Here’s a screengrab from an early preview version of Internet Explorer v8, lifted from a video on Microsoft’s Channel 9 website.
Why is this significant? For those who don’t recognise it, this smiley face is the Acid2 test, to see if your web browser is playing by the rules of CSS coding. It’s not the be-all and end-all, but it’s the generally accepted standard test. And most browsers fail it. In terms of the broad public audience, it’s basically only Opera and Safari (on the Mac). Or to put it another way, maybe 3% of the average website’s traffic.
This matters because, in a nutshell, coding websites is a pain in the arse when all the various browsers have their own annoying quirks in how they process CSS code. If we had widespread compliance with the rulebook, coding would be a breeze. Instead, I’d say the majority of coding effort is spent not on getting the initial design up and running, but on tweaking it to make it work across the board. This is costing you money.
Things are looking up. Firefox v3 will include an updated ‘rendering engine’ which will pass the test; and there’s been joy bordering on hysteria at the news this week that the latest test build of Internet Explorer version 8 – full release next year some time – passes the test.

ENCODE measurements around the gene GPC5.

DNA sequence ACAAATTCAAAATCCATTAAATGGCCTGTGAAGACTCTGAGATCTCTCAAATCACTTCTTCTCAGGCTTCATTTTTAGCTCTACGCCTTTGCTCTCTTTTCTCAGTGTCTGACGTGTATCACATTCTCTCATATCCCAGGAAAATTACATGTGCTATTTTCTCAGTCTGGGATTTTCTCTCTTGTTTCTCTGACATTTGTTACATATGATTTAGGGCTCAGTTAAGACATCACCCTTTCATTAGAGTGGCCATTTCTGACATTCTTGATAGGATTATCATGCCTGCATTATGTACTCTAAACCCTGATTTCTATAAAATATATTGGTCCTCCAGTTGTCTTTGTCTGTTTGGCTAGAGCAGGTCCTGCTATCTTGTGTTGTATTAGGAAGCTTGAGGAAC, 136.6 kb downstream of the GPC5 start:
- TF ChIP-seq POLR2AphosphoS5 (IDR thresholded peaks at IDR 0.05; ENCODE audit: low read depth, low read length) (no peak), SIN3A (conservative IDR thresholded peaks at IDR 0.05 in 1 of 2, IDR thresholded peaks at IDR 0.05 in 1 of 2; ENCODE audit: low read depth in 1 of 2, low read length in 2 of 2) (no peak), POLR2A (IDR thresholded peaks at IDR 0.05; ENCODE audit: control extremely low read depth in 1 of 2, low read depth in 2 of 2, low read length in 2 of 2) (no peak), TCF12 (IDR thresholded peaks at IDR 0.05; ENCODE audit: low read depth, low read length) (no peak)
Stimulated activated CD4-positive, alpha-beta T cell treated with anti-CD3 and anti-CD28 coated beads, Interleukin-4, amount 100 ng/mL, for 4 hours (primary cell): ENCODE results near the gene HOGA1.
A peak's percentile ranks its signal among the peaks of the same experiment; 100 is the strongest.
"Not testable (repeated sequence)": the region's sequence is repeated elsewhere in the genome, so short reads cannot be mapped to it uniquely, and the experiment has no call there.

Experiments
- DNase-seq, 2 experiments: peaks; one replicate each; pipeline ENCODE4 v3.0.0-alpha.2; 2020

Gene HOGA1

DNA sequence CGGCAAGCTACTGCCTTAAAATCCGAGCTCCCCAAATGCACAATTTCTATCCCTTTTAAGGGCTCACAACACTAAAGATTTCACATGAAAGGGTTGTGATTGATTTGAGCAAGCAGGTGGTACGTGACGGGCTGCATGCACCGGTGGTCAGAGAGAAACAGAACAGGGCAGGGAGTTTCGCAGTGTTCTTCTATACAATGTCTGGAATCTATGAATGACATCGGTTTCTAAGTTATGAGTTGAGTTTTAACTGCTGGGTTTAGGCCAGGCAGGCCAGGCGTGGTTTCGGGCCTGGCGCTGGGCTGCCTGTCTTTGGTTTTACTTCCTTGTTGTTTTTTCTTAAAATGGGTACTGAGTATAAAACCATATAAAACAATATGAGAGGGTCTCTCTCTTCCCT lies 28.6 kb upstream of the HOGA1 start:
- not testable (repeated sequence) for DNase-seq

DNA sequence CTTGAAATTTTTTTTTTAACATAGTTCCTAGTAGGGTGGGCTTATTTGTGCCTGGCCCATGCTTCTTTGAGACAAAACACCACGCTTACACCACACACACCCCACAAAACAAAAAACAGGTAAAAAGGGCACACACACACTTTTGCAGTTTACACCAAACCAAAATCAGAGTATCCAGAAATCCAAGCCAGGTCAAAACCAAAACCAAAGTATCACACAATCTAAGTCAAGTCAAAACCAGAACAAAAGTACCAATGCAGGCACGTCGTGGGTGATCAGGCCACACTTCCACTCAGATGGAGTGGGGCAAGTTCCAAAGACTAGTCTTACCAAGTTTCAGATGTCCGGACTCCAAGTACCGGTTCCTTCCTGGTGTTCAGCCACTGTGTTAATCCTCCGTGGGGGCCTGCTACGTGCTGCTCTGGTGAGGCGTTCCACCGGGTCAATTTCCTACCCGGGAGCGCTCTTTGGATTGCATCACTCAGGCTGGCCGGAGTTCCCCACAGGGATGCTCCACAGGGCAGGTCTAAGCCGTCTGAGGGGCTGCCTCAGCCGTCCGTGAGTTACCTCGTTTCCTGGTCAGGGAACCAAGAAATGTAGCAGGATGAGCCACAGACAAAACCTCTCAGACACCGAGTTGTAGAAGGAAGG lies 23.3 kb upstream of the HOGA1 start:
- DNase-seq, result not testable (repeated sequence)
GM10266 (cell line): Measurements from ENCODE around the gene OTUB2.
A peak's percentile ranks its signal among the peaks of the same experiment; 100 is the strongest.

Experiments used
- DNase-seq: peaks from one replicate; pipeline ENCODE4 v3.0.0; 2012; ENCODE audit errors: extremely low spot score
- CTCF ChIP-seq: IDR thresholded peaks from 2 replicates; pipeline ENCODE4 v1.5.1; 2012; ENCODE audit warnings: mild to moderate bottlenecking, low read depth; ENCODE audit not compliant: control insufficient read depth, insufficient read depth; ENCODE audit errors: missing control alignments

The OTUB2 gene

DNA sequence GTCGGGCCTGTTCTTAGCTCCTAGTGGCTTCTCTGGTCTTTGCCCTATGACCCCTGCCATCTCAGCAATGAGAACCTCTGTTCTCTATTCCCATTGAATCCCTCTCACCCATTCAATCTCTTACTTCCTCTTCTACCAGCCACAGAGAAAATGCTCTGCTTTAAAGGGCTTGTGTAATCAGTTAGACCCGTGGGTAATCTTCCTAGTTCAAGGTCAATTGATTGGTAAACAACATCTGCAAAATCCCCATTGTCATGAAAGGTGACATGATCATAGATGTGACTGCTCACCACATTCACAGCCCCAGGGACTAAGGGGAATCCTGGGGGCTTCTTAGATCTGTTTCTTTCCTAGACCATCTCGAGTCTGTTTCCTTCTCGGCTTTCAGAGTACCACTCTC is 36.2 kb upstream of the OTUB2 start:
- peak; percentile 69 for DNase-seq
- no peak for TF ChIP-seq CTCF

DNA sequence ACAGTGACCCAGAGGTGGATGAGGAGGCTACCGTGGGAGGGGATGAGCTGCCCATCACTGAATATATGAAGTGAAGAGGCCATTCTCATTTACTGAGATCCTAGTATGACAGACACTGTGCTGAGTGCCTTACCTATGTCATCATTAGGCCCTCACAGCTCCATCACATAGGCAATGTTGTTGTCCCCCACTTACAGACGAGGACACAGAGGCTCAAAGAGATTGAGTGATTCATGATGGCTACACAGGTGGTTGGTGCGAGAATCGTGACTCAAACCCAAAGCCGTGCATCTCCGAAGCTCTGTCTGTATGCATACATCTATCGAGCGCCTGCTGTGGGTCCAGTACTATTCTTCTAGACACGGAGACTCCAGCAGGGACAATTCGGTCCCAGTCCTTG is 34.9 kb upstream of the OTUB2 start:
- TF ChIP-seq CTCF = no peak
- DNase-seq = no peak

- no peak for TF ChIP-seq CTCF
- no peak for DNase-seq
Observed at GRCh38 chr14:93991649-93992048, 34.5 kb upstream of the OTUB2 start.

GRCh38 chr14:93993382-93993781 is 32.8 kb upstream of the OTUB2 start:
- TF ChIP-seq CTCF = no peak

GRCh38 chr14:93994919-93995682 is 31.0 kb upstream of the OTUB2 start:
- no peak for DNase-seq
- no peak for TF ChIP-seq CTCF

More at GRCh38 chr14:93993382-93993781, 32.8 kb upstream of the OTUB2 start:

But if I’ve learned one lesson lately, it’s the fact that big organisations (especially public sector) simply aren’t updating their browser software. Looking at the stats for the Our NHS Our Future site I built, with a predominance of public sector users: 70% of all users are using IE6. (On other private-sector sites I’ve built, it’s still well over a third.) And this is 14 months after IE7′s public release.
Yes, someone just switched on the light at the end of the tunnel. But it’s a very, very long tunnel.
(Anyone else fancy sharing their browser percentages?)